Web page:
Look Who’s Turning 65
Sept. 7—Chrissie Hynde
Best known as a founding member of the rock band the Pretenders, Chrissie Hynde has been the only constant member of the band throughout its history. "I saw her play in Central Park [when the Pretenders played in August 1980]," Madonna recalled. "She was amazing: the only woman I'd seen in performance where I thought, Yeah, she's awesome! . . . It gave me courage, inspiration, to see a woman with that kind of confidence in a man's world."
Born in Akron, Ohio in 1951, Hynde later moved to London, where she landed a position at the music magazine NME and got to know Johnny Rotten and Sid Vicious (of the Sex Pistols). In the midst of the early punk movement, she joined several short-lived bands. In 1978, Hynde started putting together a band with Pete Farndon (bass guitar, vocals), James Honeyman-Scott (guitar, vocals, keyboards) and Martin Chambers (drums, vocals, percussion). The name Pretenders was inspired by the Sam Cooke version of the Platters' 1955 R&B song "The Great Pretender."
They recorded a demo tape (including "Precious," "The Wait" and a Kinks cover, "Stop Your Sobbing"), produced a single ("Stop Your Sobbing"/"The Wait") and performed their first gigs in a club in Paris. The single was released in January 1979 and hit the Top 30 in the U.K. Later that spring (1979), the Pretenders recorded their eponymous first album and hit the charts in the U.K. and U.S. with the song "Brass in Pocket.” The band released an EP album, titled Extended Play, then Pretenders II later in the summer, which included "Talk of the Town" and "Message of Love."
Hynde has also released numerous hits with other musicians, including Frank Sinatra, UB40, Sheryl Crow and Emmylou Harris. In 2005, the Pretenders were inducted into the Rock and Roll Hall of Fame in Cleveland, Ohio. In 2014, Hynde released a new album, Stockholm, featuring contributions from Neil Young and John McEnroe. In 2015, she published an autobiography, Reckless: My Life as a Pretender. Hynde is also an animal rights activist and a supporter of PETA and the animal rights group Viva! She lives in London and also has an apartment in the Northside Lofts in her hometown of Akron.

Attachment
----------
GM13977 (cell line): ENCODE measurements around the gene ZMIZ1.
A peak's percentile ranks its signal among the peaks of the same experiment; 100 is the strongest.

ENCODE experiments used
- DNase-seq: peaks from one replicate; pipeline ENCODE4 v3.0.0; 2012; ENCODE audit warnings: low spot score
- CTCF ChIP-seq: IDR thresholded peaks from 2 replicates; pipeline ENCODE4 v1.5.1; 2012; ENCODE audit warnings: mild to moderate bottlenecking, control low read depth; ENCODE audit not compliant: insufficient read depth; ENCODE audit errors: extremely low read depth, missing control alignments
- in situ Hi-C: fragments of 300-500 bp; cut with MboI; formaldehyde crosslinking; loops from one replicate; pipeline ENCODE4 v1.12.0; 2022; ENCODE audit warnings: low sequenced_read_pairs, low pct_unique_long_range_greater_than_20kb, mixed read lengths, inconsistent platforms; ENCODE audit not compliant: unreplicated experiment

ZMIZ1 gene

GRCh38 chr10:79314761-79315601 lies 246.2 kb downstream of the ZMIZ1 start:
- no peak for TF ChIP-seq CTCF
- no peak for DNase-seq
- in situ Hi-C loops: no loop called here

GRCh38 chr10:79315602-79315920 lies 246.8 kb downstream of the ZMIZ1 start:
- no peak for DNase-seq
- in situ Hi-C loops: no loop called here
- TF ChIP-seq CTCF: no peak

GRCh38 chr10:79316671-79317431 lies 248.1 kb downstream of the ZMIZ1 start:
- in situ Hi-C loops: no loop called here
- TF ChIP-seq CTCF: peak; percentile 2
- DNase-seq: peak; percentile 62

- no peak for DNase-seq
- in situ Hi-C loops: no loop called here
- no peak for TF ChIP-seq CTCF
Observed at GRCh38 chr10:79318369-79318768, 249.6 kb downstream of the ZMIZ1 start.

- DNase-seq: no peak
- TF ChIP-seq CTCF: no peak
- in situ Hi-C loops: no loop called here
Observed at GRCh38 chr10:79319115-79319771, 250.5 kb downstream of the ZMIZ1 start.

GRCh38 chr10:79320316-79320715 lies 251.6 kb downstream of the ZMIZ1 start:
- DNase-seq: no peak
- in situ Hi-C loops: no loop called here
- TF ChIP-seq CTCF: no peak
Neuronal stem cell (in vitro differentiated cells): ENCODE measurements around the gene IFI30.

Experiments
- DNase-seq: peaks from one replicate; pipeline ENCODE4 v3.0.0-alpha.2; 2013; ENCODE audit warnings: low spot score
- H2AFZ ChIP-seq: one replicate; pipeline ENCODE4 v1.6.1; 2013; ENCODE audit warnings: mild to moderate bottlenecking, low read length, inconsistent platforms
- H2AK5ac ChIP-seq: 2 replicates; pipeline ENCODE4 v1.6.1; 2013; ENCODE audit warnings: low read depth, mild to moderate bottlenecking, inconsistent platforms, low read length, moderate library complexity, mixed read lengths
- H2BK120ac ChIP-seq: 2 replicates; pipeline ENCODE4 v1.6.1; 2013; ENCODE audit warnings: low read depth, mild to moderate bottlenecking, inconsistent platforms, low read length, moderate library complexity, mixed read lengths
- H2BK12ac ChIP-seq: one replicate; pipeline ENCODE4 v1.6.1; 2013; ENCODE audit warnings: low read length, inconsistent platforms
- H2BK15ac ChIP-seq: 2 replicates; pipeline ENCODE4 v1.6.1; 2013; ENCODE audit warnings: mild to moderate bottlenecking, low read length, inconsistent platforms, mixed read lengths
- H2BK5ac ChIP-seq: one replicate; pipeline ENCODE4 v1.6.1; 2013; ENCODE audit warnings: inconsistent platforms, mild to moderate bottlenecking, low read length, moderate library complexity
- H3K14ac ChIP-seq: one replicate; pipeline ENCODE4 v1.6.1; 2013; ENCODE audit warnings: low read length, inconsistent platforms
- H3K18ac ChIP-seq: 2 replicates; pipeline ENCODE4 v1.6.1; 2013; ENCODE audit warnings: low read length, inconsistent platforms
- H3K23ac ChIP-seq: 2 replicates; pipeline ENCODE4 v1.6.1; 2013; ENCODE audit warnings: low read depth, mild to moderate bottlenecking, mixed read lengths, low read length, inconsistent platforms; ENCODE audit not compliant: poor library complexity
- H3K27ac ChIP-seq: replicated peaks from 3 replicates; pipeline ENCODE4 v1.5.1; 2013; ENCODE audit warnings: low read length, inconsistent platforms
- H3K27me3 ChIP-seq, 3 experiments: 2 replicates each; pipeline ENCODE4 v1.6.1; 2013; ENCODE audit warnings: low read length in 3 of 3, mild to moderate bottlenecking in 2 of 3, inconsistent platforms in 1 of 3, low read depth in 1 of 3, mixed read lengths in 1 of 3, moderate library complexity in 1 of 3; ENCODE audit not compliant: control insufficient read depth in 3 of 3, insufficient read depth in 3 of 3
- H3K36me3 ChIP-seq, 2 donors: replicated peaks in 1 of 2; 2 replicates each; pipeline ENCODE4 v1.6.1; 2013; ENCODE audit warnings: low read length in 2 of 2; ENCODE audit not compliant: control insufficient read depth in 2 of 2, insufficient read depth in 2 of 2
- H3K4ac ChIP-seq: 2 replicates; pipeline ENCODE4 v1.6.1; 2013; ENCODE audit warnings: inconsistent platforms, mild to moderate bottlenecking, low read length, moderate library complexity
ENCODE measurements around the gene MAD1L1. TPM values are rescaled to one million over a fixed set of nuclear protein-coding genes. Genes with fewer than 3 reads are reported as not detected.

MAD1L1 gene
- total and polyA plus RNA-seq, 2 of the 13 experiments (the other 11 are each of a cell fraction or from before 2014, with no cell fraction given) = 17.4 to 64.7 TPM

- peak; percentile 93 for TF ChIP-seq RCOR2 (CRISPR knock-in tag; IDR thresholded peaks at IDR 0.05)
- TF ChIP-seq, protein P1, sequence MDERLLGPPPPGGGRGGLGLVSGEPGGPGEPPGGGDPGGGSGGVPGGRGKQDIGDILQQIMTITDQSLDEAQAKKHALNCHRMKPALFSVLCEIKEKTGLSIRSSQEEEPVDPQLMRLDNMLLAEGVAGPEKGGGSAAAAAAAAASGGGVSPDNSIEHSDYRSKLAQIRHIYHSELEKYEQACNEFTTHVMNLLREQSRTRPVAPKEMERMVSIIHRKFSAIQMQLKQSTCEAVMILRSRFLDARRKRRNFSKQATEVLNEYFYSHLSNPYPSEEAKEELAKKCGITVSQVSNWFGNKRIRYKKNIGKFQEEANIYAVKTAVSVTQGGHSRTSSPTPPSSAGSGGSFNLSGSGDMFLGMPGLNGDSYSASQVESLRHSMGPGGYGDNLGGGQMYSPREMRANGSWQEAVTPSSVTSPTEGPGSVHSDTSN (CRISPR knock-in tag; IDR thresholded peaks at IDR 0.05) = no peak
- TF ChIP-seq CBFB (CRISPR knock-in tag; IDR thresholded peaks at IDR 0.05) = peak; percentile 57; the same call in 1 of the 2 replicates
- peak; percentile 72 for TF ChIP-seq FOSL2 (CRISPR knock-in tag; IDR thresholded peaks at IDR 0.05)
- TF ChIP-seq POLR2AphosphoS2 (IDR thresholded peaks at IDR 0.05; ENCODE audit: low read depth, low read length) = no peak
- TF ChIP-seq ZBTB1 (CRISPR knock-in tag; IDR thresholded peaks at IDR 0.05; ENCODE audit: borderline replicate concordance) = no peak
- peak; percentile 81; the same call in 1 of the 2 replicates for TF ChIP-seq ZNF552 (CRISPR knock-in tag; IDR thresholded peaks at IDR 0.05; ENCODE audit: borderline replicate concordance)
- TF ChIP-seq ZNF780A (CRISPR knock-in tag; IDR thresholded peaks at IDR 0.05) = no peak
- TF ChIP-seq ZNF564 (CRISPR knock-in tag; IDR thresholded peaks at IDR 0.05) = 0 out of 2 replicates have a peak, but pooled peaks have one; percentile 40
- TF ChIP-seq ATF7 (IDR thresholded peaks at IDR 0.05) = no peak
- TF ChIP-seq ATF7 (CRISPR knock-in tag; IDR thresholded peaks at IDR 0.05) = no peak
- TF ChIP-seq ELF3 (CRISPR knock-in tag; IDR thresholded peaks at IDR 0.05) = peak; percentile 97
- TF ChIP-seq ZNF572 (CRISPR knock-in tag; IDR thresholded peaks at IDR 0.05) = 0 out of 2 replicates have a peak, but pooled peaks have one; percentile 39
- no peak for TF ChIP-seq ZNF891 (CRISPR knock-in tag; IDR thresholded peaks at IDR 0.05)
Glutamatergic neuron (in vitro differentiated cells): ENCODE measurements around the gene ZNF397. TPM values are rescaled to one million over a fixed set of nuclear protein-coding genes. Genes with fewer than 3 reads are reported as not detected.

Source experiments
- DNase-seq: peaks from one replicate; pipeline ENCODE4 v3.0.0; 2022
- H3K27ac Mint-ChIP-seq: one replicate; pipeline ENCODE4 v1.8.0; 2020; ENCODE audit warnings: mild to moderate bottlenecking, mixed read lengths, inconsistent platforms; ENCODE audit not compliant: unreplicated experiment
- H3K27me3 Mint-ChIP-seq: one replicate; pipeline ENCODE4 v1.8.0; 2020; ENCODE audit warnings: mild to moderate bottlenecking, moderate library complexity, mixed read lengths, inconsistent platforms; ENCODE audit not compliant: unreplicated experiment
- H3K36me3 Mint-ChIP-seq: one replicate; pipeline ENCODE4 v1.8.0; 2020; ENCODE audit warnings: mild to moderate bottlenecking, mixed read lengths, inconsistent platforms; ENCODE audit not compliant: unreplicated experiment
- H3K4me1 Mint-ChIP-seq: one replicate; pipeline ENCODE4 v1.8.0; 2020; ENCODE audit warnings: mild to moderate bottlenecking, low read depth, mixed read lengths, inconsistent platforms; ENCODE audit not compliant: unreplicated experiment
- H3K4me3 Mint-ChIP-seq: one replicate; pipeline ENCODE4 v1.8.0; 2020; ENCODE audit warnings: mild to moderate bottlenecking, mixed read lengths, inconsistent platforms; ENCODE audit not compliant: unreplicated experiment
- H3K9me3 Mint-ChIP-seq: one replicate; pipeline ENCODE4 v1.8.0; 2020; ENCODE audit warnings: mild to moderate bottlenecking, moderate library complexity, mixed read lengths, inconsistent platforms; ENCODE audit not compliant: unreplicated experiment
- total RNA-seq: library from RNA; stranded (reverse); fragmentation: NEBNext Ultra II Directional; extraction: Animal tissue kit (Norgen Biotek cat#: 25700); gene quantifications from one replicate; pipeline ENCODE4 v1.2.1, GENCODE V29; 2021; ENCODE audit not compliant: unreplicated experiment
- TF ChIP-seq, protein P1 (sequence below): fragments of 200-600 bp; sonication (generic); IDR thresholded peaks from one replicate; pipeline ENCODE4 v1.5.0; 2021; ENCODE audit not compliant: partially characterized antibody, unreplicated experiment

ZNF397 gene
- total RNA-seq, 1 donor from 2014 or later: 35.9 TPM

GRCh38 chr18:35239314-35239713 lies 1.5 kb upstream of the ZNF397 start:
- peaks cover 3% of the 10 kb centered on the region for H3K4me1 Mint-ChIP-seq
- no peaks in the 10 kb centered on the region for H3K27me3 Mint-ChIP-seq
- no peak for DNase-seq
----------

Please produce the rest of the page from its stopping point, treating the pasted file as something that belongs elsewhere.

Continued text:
Sept. 5—Michael Keaton
The actor, comedian, producer and director first rose to fame for his comedic film roles in Night Shift (1982), Mr. Mom (1983), Johnny Dangerously (1984) and Beetlejuice (1988), and he earned further acclaim for his dramatic portrayal of the title character in Tim Burton's Batman (1989) and Batman Returns (1992). Keaton's critically praised lead performance in Birdman (2014) earned him several awards. Keaton first appeared on TV in Pittsburgh public television programs, including Mister Rogers' Neighborhood (1975). After moving to Los Angeles, he appeared in various popular TV shows, including Maude and The Mary Tyler Moore Hour. Around this time, Keaton adopted a stage name to avoid confusion with well-known actor Michael Douglas and daytime host Mike Douglas. He chose Keaton because of an affinity for the physical comedy of Buster Keaton. He showed off his comedic talents with James Belushi in the short-lived comedy series Working Stiffs, which led to a co-starring role in the comedy Night Shift, directed by Ron Howard. His role as the fast-talking schemer Bill "Blaze" Blazejowski earned Keaton critical acclaim, and he scored leads in the subsequent comedy hits Mr. Mom, Johnny Dangerously and Gung Ho.